And Then There Were None

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The Storm Symbol Analysis

The Storm Symbol Icon
In the very beginning of the novel, Mr. Blore encounters an old man on the train who warns him of a coming storm. Mr. Blore does not believe him because it looks bright and sunny outside. Yet the storm does come. The slow approach of this bad weather mirrors growing danger on Soldiers Island. At the same time, the storm itself puts the guests on the island in even greater danger. No one can get to or leave the island when there is any bad weather so this random act of nature traps the characters – the weather only clears up once they are all dead. The storm also highlights how separated they all are from all civilization. Soldier's Island is completely isolated and still controlled by the natural environment. The ten guests on the island have returned to a more primitive state of nature, a world totally consumed by the struggle to survive.

The Storm Quotes in And Then There Were None

The And Then There Were None quotes below all refer to the symbol of The Storm. For each quote, you can also see the other characters and themes related to it (each theme is indicated by its own dot and icon, like this one:
Justice Theme Icon
). Note: all page and citation info for the quotes below refers to the Harper edition of And Then There Were None published in 2011.
Chapter 1 Quotes

“Watch and pray,” he said. “Watch and pray. The day of judgment is at hand.”

Related Symbols: The Storm
Page Number: 16
Explanation and Analysis:

Mr. Blore speaks to an old stranger on the train. The man warns him of an impending storm, both physical and metaphorical.

The dialogue here enters a prophetic and spiritual tone. The repetition of the phrase “Watch and pray” combined with the commanding statements casts the old man as a sort of oracle. By his account, Mr. Blore should prepare himself for the trying events ahead. This oracular tone is corroborated by the idea of “the day of judgment”: a Christian belief in the return of Christ. According to that theological belief, the second coming of the messiah will cause a world-wide judgement of sinners. The old man applies this religious belief to Mr. Blore and implicitly to the other character’s in the novel — contending that they will meet their own trial.

This man’s presence poses a deeper question on fate and destiny within the novel. Although the murders to come are ultimately the result of human action, they often appear to have taken place due to divine intervention. That sense is primarily the result of the internal symbolic coherence of the text: Various images and lines predict what will transpire, giving the novel a sense of inevitability. Christie thus poses the question of whether the characters ultimately deserve their fates for having sinned before—and whether their murders are cruel or a twisted form of justice.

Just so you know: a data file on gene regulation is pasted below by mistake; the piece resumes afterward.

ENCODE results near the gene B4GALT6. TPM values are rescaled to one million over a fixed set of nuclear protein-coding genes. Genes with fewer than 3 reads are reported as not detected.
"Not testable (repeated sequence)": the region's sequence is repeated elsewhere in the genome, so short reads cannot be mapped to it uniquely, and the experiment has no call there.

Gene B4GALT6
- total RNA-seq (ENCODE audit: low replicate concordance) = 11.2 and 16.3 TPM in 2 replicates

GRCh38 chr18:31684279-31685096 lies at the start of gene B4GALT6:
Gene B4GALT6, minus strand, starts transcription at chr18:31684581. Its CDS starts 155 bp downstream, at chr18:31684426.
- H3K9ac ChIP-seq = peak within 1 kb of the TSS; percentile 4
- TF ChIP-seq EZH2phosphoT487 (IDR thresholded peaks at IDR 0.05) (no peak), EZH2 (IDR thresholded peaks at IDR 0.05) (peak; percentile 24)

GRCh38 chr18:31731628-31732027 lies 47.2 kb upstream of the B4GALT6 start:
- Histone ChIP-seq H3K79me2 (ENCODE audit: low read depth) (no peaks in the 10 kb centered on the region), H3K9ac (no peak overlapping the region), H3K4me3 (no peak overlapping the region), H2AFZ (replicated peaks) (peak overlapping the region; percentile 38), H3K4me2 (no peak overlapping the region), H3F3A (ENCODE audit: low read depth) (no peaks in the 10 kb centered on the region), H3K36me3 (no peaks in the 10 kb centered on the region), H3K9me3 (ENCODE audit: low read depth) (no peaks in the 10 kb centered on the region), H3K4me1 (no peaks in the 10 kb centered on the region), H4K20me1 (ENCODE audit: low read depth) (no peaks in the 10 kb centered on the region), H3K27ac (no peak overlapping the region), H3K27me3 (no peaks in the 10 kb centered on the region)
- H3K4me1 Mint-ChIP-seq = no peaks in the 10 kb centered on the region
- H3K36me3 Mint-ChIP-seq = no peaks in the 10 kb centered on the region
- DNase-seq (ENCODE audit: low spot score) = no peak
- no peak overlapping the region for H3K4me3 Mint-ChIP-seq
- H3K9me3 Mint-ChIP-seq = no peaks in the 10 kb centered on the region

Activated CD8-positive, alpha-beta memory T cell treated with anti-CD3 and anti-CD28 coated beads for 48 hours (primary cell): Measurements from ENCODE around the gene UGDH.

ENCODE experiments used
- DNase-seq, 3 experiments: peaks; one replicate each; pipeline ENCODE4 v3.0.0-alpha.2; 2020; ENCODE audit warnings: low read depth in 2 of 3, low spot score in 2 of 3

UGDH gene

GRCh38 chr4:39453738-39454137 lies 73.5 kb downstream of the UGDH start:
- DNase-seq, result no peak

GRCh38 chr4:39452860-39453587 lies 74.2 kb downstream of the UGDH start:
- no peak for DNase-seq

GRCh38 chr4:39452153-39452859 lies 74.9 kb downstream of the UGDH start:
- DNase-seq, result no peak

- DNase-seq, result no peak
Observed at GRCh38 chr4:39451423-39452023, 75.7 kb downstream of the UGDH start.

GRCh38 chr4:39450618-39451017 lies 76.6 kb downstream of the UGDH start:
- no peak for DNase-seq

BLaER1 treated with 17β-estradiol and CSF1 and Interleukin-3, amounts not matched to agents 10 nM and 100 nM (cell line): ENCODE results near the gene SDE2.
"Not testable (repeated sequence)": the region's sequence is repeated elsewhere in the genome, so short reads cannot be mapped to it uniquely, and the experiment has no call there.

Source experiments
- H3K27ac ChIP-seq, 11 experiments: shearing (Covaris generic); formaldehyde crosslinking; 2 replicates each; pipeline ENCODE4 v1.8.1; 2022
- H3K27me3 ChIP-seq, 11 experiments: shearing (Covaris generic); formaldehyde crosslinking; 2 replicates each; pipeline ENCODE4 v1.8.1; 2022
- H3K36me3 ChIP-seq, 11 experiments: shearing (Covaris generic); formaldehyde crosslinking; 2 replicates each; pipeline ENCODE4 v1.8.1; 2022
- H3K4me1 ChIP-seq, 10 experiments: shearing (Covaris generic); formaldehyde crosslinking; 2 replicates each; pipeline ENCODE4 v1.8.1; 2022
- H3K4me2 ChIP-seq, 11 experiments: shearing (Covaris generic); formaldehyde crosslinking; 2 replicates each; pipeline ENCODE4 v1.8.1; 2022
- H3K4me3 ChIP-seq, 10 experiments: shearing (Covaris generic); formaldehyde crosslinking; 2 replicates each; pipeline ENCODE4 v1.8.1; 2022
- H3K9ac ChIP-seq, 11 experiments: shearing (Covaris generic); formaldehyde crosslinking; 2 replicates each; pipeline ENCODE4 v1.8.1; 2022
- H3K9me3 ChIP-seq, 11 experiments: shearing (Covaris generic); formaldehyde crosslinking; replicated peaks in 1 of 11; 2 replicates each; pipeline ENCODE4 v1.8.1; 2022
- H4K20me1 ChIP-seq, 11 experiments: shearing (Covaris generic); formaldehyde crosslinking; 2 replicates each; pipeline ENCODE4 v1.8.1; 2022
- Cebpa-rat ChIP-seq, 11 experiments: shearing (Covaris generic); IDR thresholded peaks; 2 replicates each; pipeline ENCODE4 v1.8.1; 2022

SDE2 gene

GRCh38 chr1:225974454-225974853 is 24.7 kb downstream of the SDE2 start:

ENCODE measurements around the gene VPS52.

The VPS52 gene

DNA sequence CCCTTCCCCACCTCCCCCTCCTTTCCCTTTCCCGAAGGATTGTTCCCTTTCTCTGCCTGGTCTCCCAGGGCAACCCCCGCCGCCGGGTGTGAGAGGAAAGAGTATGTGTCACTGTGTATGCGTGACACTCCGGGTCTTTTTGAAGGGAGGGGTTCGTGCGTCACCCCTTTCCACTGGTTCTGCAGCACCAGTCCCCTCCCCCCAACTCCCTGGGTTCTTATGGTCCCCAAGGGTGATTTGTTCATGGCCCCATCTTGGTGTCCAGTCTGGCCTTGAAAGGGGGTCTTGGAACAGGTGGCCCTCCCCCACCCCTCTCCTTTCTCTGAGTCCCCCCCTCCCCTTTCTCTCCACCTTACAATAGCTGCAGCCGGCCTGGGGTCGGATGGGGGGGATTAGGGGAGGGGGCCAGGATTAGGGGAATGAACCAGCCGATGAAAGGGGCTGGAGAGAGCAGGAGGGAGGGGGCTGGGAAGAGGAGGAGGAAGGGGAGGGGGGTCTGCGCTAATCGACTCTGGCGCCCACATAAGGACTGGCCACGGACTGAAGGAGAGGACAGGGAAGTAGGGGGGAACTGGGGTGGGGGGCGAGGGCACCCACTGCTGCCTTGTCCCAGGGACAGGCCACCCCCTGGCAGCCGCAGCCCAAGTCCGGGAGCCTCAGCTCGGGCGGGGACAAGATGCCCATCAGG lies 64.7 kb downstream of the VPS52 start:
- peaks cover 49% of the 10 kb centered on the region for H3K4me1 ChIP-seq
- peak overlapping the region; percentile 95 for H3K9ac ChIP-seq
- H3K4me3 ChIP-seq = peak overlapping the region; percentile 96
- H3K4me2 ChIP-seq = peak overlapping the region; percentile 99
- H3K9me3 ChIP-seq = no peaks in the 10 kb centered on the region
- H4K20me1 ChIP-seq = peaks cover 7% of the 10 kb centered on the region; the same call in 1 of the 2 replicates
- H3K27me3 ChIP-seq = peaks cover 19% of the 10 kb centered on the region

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Epilogue 2 Quotes

When the sea goes down, there will come from the mainland boats and men.

And they will find ten dead bodies and an unsolved problem on Soldier Island.

Related Characters: Justice Wargrave (speaker)
Related Symbols: The Storm
Page Number: 300
Explanation and Analysis:

At the second epilogue’s end, Wargrave has finished explaining the way he organized the murder at Solider Island. He correctly predicts the way that the site of the crime will be discovered.

The text returns once more to a prophetic and spiritual tone. Wargrave imagines the necessary future of the “sea goes down” much like an oracle would, thus recalling the man on the train who predicted that a final judgement would be born on the characters. Rising and falling sea levels also calls to mind the Christian tales of the great deluge and Noah’s arc. Unlike with Noah, however, Wargrave prophesies that none will survive and that the declining sea level will only reveal “ten dead bodies.” Christie demonstrates through these religious allusions the depths of Wargrave’s megalomania: He presents himself as a pseudo-god who can pass divine justice on the other characters.

It bears noting, however, that the “unsolved problem” is in fact solved by the text’s end. Though Christie has resisted the conventions of a detective story by previously failing to reveal the outcome even in the first epilogue, the reader does finally hear the entire narrative parsed out by Wargrave’s letter. Thus even as he seeks to leave the events unsolved, Wargrave also reveals a wish for his story to be known—for his artistry of murder to be disseminated, just as Christie's own skills are made clear through her literary art.

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The Storm Symbol Timeline in And Then There Were None

The timeline below shows where the symbol The Storm appears in And Then There Were None. The colored dots and icons indicate which themes are associated with that appearance.
Chapter 1
Guilt Theme Icon
...man in the corner of the train wakes up and says that there is a storm coming. Mr. Blore comments that the weather looks fine, but the old man assures him... (full context)